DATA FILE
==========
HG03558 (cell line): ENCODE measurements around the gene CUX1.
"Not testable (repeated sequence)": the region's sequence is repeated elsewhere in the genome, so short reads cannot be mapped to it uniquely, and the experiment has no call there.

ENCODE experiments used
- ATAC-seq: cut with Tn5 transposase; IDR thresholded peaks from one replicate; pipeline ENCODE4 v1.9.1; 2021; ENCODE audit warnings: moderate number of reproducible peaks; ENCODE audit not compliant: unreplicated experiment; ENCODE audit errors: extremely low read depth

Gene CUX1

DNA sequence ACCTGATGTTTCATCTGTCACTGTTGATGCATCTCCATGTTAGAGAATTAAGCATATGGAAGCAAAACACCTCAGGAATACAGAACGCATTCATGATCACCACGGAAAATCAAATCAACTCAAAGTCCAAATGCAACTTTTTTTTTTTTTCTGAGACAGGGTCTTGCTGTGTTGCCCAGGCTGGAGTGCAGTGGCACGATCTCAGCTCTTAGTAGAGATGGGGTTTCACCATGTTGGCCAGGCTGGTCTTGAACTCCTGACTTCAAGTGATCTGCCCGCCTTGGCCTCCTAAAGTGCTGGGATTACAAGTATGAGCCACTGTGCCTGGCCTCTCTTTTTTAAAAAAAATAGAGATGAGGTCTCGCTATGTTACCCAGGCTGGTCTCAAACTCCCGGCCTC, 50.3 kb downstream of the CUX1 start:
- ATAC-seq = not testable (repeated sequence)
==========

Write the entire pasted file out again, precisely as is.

HG03558 (cell line): ENCODE measurements around the gene CUX1.
"Not testable (repeated sequence)": the region's sequence is repeated elsewhere in the genome, so short reads cannot be mapped to it uniquely, and the experiment has no call there.

ENCODE experiments used
- ATAC-seq: cut with Tn5 transposase; IDR thresholded peaks from one replicate; pipeline ENCODE4 v1.9.1; 2021; ENCODE audit warnings: moderate number of reproducible peaks; ENCODE audit not compliant: unreplicated experiment; ENCODE audit errors: extremely low read depth

Gene CUX1

DNA sequence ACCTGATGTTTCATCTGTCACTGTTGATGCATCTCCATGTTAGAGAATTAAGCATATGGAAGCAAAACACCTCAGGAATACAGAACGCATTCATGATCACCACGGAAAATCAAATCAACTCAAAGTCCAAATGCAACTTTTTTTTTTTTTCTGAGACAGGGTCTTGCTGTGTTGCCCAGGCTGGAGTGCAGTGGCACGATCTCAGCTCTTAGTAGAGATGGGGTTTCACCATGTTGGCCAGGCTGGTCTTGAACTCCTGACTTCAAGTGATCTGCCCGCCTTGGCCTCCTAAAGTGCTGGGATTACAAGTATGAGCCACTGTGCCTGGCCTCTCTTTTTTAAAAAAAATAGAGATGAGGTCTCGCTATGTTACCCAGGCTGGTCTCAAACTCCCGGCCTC, 50.3 kb downstream of the CUX1 start:
- ATAC-seq = not testable (repeated sequence)